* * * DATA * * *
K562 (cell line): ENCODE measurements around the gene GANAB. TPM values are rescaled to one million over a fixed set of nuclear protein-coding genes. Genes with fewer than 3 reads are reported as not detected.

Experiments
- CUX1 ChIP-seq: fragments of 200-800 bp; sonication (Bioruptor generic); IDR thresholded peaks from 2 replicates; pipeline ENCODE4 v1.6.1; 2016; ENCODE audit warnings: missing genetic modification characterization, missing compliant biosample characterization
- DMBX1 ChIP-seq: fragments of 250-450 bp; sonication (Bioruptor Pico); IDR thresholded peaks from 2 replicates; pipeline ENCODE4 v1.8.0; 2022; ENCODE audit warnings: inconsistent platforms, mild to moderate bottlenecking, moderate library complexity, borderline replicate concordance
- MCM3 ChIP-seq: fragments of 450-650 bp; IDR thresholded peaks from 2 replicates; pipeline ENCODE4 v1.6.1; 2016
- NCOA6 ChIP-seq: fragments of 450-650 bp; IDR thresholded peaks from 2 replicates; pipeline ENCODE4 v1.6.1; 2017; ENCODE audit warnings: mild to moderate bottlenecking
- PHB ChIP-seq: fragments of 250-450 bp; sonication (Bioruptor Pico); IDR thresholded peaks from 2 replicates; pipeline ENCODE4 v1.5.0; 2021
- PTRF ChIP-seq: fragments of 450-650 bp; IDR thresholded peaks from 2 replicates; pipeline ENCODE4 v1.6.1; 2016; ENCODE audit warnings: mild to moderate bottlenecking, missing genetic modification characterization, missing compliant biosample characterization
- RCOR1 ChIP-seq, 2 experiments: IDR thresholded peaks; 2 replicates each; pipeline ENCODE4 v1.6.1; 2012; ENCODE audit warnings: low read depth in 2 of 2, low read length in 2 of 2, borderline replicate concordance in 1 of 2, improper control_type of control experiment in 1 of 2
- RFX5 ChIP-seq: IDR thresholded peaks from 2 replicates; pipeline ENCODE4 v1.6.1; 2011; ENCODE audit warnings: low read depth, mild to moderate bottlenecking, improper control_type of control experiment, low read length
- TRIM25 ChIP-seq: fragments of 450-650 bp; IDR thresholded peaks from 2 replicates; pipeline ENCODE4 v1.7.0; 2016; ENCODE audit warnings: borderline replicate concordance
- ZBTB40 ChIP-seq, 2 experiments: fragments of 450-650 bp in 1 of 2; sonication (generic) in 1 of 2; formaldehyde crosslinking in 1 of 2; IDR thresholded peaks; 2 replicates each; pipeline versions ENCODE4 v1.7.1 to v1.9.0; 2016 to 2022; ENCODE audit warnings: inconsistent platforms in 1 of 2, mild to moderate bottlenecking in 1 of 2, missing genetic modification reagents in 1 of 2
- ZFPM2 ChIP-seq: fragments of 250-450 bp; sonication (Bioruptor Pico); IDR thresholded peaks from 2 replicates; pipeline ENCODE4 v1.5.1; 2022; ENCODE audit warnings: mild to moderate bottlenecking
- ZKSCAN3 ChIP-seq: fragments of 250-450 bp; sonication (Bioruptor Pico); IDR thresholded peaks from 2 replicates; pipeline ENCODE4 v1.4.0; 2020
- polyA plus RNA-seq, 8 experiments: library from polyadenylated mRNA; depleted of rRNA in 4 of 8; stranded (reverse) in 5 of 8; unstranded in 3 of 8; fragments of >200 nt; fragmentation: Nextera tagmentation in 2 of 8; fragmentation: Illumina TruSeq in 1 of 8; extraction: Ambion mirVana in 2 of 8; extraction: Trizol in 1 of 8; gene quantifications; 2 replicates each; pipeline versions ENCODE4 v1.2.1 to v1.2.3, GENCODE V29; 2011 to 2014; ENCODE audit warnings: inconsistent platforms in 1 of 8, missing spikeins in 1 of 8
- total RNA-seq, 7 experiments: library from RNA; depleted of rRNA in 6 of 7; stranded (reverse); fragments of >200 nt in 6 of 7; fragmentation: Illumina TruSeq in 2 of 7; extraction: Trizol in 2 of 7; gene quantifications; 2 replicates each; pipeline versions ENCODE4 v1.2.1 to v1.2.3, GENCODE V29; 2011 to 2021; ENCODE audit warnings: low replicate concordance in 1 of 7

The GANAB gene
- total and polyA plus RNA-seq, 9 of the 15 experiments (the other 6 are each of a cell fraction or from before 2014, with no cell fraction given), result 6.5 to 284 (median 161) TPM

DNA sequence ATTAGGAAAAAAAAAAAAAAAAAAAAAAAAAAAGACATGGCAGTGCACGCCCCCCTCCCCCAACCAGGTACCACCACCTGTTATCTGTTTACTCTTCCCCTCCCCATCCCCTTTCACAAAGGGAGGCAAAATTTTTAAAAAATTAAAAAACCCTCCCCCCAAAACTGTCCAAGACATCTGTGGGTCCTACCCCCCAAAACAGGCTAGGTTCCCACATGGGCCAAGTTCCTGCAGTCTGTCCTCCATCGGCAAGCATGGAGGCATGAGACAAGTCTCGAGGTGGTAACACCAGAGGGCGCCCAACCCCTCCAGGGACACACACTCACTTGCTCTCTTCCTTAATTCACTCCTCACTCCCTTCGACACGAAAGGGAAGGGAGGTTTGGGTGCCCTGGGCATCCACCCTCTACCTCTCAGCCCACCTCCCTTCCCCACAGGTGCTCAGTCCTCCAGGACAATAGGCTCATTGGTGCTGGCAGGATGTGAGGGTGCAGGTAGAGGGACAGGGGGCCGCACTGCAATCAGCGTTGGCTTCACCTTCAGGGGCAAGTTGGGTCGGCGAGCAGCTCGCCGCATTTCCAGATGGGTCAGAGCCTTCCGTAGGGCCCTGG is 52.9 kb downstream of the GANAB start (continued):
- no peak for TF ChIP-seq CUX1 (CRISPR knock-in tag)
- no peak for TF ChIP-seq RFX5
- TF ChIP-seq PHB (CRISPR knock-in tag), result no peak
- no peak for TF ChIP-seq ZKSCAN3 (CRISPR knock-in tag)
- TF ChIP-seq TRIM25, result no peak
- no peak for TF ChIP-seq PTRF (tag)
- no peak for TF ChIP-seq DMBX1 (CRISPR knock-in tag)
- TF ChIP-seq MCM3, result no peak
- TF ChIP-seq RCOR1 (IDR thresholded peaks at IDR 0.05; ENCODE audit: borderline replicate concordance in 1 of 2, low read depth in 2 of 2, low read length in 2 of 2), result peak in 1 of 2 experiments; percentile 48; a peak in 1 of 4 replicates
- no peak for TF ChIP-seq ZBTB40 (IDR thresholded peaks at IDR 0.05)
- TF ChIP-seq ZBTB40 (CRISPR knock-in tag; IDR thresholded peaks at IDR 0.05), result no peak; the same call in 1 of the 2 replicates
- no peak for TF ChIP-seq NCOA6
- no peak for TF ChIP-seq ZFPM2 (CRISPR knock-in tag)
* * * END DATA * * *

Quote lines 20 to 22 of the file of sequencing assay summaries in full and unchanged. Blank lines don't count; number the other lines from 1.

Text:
- no peak for TF ChIP-seq CUX1 (CRISPR knock-in tag)
- no peak for TF ChIP-seq RFX5
- TF ChIP-seq PHB (CRISPR knock-in tag), result no peak